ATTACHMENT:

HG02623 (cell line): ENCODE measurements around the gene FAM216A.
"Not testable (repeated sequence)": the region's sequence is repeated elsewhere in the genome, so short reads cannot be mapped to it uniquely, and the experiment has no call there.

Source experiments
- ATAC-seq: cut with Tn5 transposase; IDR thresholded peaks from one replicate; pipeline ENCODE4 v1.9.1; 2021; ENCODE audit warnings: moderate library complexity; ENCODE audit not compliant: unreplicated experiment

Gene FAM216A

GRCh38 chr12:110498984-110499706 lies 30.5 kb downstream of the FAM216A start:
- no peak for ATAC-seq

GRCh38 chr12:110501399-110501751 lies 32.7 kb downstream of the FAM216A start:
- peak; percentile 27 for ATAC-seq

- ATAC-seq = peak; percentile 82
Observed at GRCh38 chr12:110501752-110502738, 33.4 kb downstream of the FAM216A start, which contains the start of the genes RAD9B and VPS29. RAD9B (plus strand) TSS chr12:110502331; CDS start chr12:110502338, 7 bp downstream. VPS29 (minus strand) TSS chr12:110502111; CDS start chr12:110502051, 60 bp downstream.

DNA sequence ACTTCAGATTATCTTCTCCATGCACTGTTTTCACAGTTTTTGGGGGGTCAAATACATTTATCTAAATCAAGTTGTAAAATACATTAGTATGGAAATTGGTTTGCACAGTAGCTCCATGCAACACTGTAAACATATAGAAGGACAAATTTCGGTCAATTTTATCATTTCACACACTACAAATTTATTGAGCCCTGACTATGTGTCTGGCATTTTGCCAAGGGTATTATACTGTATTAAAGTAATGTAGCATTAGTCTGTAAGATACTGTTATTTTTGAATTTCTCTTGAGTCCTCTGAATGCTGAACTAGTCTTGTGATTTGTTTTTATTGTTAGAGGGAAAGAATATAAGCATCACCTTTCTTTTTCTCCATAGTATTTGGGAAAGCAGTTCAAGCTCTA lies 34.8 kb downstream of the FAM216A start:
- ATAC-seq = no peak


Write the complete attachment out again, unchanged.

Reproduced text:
HG02623 (cell line): ENCODE measurements around the gene FAM216A.
"Not testable (repeated sequence)": the region's sequence is repeated elsewhere in the genome, so short reads cannot be mapped to it uniquely, and the experiment has no call there.

Source experiments
- ATAC-seq: cut with Tn5 transposase; IDR thresholded peaks from one replicate; pipeline ENCODE4 v1.9.1; 2021; ENCODE audit warnings: moderate library complexity; ENCODE audit not compliant: unreplicated experiment

Gene FAM216A

GRCh38 chr12:110498984-110499706 lies 30.5 kb downstream of the FAM216A start:
- no peak for ATAC-seq

GRCh38 chr12:110501399-110501751 lies 32.7 kb downstream of the FAM216A start:
- peak; percentile 27 for ATAC-seq

- ATAC-seq = peak; percentile 82
Observed at GRCh38 chr12:110501752-110502738, 33.4 kb downstream of the FAM216A start, which contains the start of the genes RAD9B and VPS29. RAD9B (plus strand) TSS chr12:110502331; CDS start chr12:110502338, 7 bp downstream. VPS29 (minus strand) TSS chr12:110502111; CDS start chr12:110502051, 60 bp downstream.

DNA sequence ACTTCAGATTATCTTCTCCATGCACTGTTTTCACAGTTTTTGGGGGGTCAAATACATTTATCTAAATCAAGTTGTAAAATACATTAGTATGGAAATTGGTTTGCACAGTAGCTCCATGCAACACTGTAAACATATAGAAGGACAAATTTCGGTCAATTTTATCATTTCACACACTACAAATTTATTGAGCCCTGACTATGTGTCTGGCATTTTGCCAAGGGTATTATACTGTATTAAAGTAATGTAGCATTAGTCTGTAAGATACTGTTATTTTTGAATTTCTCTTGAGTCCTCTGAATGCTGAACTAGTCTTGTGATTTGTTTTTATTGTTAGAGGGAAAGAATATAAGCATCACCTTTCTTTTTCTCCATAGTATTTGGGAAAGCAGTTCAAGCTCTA lies 34.8 kb downstream of the FAM216A start:
- ATAC-seq = no peak